IMF warns high debt threatens China’s financial stability
High levels of corporate, government and household debt are undermining China’s financial stability, the IMF said in a report. It urged Beijing to halt credit-fueled growth and bulk up on banks' capital reserves.
The International Monetary Fund (IMF) has said China's debt is "very high by international standards" and has warned that there was "a high probability of financial distress."
In a report released on Thursday, the global lender of last resort put the overall debt figure for China at 234 percent of gross domestic product (GDP) and predicted the figure to rise to 300 percent by 2022. Corporate debt was currently at 165 percent of GDP, the report said, while household debt had also risen quickly over the past few years.
Read more: OECD warns China on rising corporate debt
The report comes a day after regulators in Beijing drafted rules to strengthen bank funding and follows several alerts about a growing debt problem in the country. The Bank for International Settlements (BIS) — also known as the central bank of central banks — for example, warned that the Chinese banking sector could be facing an imminent blowout, raising worries about its effect on the world economy.
China's unregulated and growing shadow banking sector is cause for particular concern as it's been called out as the main driver of the country's credit boom
Banks the key risk conveyer
"Credit growth is an important indicator of future financial distress, because lending standards often fall in the rush to make more loans," IMF experts warned in a blog post.
The IMF said it had carried out stress tests on dozens of banks and that the big four banks had adequate capital but "large, medium, and city-commercial banks appear vulnerable."
It added that 27 out of the 33 banks tested — three-quarters of China's banking system assets — were "undercapitalized relative to at least one of the minimum requirements."
While the country's banking system meets the requirements of global banking rules known as Basel III, "current circumstances warrant a targeted increase in capital," the report said, adding: "This would create a buffer to absorb potential losses that can be expected during the economic transition as credit is tightened and implicit guarantees are removed."
"The IMF has highlighted two critical issues in China's financial sector," Linda Yueh, Adjunct Professor of Economics at the London Business School, told DW.
"The existence of ‘shadow banking' loans outside the formal banking system, makes it challenging to assess the scale of private sector debt, and China's lagging regulatory system, which mirrors the slow reforms of its legal system, raises doubts over whether there is sufficient capacity to prevent and address a potential financial crisis that may drag the economy into a long slump," Yueh.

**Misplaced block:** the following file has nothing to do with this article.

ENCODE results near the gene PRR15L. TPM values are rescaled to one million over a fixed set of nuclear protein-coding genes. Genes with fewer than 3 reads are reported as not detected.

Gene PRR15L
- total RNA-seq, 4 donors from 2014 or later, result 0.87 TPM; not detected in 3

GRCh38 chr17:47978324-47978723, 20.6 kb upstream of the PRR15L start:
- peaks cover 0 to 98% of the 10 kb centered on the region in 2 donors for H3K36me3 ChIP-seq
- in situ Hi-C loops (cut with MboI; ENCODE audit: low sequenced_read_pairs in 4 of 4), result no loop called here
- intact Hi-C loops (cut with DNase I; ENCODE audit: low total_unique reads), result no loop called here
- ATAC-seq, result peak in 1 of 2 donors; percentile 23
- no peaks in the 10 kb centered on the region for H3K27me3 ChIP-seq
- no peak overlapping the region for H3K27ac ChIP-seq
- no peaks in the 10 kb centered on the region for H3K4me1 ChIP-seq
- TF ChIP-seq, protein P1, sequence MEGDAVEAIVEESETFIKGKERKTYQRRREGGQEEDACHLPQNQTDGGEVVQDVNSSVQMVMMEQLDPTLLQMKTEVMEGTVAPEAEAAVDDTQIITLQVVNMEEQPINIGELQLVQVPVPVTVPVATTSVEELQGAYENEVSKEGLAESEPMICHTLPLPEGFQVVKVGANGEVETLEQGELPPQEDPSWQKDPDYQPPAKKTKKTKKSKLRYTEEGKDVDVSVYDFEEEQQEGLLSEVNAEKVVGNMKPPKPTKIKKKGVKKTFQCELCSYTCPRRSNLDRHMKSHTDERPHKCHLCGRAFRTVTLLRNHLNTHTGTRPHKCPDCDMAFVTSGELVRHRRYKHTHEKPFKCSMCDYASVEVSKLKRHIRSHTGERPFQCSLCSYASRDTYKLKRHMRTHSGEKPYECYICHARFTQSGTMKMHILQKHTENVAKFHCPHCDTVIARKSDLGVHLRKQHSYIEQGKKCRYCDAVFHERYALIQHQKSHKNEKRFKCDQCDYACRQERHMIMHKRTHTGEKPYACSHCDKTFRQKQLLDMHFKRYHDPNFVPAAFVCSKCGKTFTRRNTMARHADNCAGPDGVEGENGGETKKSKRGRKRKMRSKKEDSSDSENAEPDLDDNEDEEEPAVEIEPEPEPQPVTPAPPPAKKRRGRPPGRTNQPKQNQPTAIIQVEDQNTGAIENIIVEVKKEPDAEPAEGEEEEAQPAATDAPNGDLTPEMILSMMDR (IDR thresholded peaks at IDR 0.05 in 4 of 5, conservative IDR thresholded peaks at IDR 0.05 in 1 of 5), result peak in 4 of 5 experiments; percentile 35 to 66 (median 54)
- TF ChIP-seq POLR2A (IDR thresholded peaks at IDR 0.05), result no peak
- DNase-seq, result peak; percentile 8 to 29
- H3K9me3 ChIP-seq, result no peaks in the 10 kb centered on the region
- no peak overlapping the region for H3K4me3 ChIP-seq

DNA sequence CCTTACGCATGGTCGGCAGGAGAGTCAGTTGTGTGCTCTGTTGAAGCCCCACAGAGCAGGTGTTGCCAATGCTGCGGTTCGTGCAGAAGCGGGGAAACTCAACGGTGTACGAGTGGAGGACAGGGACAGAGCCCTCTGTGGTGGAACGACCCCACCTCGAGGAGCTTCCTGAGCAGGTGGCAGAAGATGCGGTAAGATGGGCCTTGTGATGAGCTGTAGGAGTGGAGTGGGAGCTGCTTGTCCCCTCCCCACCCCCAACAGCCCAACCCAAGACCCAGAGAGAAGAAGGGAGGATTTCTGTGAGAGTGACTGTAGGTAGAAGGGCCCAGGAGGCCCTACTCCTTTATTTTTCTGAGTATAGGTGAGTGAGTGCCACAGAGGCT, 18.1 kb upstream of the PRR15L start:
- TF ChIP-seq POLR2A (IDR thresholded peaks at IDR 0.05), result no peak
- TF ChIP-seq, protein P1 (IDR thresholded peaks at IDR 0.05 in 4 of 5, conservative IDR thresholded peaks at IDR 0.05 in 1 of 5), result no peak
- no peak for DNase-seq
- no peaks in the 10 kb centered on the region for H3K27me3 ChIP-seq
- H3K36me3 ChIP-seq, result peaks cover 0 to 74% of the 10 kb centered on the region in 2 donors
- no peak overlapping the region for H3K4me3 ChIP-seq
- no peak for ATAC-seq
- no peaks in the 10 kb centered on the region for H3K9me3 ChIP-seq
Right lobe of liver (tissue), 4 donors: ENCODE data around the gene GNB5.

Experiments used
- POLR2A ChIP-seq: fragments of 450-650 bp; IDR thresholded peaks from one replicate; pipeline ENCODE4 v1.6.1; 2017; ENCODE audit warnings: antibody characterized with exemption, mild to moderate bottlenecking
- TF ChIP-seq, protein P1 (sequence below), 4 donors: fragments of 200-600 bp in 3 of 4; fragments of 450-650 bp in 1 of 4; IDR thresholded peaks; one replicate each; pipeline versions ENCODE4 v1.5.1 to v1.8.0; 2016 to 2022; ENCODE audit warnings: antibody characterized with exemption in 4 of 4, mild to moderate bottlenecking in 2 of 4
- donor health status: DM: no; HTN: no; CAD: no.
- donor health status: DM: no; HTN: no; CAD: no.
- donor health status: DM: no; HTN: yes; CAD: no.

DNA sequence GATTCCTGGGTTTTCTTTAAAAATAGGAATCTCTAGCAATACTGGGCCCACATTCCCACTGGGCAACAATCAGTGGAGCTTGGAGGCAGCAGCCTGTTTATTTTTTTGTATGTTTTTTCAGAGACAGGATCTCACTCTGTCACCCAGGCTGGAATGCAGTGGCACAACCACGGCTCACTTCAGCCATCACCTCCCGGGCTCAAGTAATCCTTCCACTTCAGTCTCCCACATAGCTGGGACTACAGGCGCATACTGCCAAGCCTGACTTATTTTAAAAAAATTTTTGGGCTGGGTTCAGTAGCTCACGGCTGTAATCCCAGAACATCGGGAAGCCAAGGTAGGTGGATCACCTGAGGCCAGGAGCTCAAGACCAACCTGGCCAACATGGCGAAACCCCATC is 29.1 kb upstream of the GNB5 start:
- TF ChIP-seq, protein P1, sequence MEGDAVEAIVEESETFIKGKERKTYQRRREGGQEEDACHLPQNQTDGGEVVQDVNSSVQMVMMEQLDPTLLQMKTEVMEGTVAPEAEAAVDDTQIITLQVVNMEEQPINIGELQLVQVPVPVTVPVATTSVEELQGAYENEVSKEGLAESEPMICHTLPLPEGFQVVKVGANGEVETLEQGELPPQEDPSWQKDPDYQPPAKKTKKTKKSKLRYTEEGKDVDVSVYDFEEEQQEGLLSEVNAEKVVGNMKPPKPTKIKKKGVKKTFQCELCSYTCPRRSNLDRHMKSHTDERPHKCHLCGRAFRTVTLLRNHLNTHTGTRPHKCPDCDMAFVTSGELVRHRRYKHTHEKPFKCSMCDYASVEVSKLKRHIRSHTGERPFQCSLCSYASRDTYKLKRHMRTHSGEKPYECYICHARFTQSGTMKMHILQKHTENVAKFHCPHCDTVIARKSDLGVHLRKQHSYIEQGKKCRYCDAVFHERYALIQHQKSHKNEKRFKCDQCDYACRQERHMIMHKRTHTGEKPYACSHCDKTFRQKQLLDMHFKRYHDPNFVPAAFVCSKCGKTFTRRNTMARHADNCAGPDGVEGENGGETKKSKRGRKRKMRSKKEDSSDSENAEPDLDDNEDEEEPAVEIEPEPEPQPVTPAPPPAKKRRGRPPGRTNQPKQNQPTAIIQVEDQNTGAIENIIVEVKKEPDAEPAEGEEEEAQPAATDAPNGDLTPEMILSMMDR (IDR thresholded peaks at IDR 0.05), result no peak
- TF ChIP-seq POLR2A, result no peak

Read more: How dangerous are China's shadow banks?
The IMF report also noted that in some cases local banks face pressure to lend to politically important companies. Local government leaders were aiming to maintain high employment "even if that means cash-bleeding enterprises continue to operate."
China's loss-making often state-owned firms have come to be known as 'zombie' companies and banks and investors fund many of them as if they would not be allowed to fail.
"Part of the problem lies in high growth targets, which incentivize local governments to extend credit and protect failing companies," the IMF said, adding that the government had been prioritizing "social stability" in the near-term, appearing "to rely on credit expansion to continue financing firms even when they are not viable."
The introduction of increasingly complex and opaque financial products and banks encouraging excessive risk-taking by compensating investors for losses posed additional risks, the report added.
Ratna Sahay, deputy director of the IMF's Monetary and Capital Markets Department said in a statement that central government officials were aware of these risks and were proactively working to contain them. "We recommend the authorities to de-emphasize GDP growth," Sahay added, under efforts to "encourage local governments to strengthen supervision of risk."
Central bank downplays risk
However, China's central bank said in a statement following the release of the IMF report that it disputed "a few descriptions and views."
"The descriptions of the stress testing did not fully reflect the outcomes of the test," the People's Bank of China said on its website.
China's economy beat expectations by growing 6.9 percent in the first three quarters of the year, though several international credit agencies have sounded the alarm about rising debt. Standard & Poor's in September cut China's credit rating, for example, leading to criticism from Beijing.
jbuhe (dpa, AFP)